A judge recently denied GM’s motion to dismiss a new lawsuit filed by the family of Brooke Melton, a woman from Georgia that died due to a faulty ignition switch in 2010.
Melton died when the ignition switch in her 2005 Chevrolet Cobalt slipped into accessory mode and the car collided with another vehicle. Melton’s parents, Ken and Beth Melton, sued the company before in 2011 and settled for $5M in 2013. Information that was revealed by the case led to the recall of 2.6 million GM vehicles, which included the Cobalt, and initiated federal investigations to determine whether or not GM had knowledge of the problem.
When GM refused the Melton’s request to withdraw the settlement, they filed suit again in May and claimed that the company had concealed crucial evidence regarding the switch, and that a GM engineer lied under oath about the faulty part. GM argued that the case should be dismissed because the Meltons claim was already settle, but Judge Tanksley said the case could continue.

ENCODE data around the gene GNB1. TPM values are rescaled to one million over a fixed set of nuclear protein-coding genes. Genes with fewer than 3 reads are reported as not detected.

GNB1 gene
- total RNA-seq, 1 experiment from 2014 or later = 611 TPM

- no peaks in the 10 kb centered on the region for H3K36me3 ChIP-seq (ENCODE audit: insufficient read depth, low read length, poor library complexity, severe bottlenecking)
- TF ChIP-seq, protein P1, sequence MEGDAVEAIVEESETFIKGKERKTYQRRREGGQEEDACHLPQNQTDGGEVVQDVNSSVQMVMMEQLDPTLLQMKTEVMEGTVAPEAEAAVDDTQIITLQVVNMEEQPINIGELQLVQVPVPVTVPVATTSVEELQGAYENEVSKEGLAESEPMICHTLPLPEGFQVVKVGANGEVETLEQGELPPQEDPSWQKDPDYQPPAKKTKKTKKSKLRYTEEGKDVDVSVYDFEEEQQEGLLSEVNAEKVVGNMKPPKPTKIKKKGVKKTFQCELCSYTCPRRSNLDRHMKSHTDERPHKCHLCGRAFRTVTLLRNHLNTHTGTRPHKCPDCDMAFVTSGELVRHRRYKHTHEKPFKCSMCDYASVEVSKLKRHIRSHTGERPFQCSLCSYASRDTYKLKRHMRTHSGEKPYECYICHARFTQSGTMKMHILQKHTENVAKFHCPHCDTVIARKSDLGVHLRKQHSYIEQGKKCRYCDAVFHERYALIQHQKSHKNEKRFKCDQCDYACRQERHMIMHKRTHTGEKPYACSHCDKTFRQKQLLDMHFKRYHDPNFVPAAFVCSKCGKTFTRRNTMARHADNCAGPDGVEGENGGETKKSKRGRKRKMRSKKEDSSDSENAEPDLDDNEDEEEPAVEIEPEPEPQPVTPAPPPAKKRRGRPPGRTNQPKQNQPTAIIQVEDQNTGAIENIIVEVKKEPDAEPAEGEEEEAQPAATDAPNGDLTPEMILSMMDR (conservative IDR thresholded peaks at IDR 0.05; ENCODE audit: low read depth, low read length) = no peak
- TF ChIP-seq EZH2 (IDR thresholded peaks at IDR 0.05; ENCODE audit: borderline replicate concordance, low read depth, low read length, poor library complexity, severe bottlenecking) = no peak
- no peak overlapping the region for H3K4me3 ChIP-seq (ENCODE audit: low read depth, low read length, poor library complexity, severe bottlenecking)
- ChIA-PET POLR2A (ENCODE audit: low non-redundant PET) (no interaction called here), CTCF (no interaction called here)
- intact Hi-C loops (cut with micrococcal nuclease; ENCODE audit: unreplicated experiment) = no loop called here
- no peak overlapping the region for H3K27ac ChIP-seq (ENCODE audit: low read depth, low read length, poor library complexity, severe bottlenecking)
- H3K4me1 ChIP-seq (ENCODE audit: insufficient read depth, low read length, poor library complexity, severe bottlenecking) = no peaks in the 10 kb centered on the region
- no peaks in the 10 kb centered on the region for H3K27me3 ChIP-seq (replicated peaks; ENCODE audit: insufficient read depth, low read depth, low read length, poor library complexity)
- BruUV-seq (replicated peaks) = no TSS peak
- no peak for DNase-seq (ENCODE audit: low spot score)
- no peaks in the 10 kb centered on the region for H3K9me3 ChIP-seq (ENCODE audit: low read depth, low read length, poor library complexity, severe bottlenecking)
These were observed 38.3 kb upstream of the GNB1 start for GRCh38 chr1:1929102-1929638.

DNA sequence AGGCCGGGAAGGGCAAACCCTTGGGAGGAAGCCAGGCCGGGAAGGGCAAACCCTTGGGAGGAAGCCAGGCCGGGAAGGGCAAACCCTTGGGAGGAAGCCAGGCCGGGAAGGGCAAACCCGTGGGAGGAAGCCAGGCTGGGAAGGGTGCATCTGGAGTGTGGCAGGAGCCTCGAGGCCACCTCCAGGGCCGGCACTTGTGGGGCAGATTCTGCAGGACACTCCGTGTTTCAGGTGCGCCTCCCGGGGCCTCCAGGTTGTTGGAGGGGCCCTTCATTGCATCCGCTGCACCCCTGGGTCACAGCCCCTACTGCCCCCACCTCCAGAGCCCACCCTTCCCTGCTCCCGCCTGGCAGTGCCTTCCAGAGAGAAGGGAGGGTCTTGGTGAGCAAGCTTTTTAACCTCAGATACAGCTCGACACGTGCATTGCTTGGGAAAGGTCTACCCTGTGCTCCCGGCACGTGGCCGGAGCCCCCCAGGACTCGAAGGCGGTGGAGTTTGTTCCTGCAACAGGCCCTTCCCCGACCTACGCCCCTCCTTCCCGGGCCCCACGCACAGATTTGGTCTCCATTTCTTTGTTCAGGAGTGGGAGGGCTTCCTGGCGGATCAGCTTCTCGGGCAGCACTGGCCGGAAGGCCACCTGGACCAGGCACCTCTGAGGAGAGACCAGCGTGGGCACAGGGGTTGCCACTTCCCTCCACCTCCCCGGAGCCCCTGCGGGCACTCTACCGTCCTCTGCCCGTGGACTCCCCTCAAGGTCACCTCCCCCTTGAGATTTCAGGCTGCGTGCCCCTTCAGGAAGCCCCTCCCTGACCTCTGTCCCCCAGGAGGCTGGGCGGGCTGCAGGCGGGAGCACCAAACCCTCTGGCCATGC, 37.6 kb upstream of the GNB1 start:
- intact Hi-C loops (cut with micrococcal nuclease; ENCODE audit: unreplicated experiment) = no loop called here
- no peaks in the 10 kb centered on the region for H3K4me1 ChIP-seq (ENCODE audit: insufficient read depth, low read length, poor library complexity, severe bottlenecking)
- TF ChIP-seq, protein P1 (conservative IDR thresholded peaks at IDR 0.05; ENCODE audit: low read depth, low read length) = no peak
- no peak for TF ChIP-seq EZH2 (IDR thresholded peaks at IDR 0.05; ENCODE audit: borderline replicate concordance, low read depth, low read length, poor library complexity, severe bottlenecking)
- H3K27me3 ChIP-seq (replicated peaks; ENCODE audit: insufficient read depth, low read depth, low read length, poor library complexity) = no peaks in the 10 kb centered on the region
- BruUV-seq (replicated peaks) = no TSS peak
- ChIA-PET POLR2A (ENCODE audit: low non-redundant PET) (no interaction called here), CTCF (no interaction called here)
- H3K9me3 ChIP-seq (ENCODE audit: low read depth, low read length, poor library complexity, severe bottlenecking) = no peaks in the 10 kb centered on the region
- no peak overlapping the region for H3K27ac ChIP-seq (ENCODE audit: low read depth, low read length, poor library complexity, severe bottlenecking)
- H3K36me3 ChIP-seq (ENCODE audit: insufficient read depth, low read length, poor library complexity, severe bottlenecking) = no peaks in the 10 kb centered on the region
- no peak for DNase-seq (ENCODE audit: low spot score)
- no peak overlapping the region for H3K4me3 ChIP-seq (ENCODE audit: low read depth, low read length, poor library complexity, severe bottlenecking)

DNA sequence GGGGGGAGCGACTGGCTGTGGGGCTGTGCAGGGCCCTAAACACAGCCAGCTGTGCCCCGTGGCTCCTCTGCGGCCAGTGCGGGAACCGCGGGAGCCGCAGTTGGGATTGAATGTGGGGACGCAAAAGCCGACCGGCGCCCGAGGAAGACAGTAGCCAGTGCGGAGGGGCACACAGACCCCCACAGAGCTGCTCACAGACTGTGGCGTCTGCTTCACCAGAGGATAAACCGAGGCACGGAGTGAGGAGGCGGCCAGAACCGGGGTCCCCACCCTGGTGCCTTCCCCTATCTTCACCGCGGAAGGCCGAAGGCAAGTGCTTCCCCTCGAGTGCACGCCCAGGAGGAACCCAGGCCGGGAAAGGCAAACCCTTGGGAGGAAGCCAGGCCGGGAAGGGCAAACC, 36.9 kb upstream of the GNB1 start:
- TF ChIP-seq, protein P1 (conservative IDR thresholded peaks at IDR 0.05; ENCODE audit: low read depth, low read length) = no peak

Lance Cooper, the Melton’s lawyer, said, “This will allow the Meltons to finally get the answers to their questions of who at GM knew about the defects in Brooke’s car, why she was never told about the design change with the ignition switch and who participated in the decision to conceal evidence during their previous case.”
GM has fielded dozens of lawsuits after making several ignition-switch-based recalls earlier this year. Many claims have been based on fatalities and injuries due to the faulty ignition switch, in addition to claims that their cars lost value due to the malfunctioning part.
Featured image via flickr/Michael Kumm
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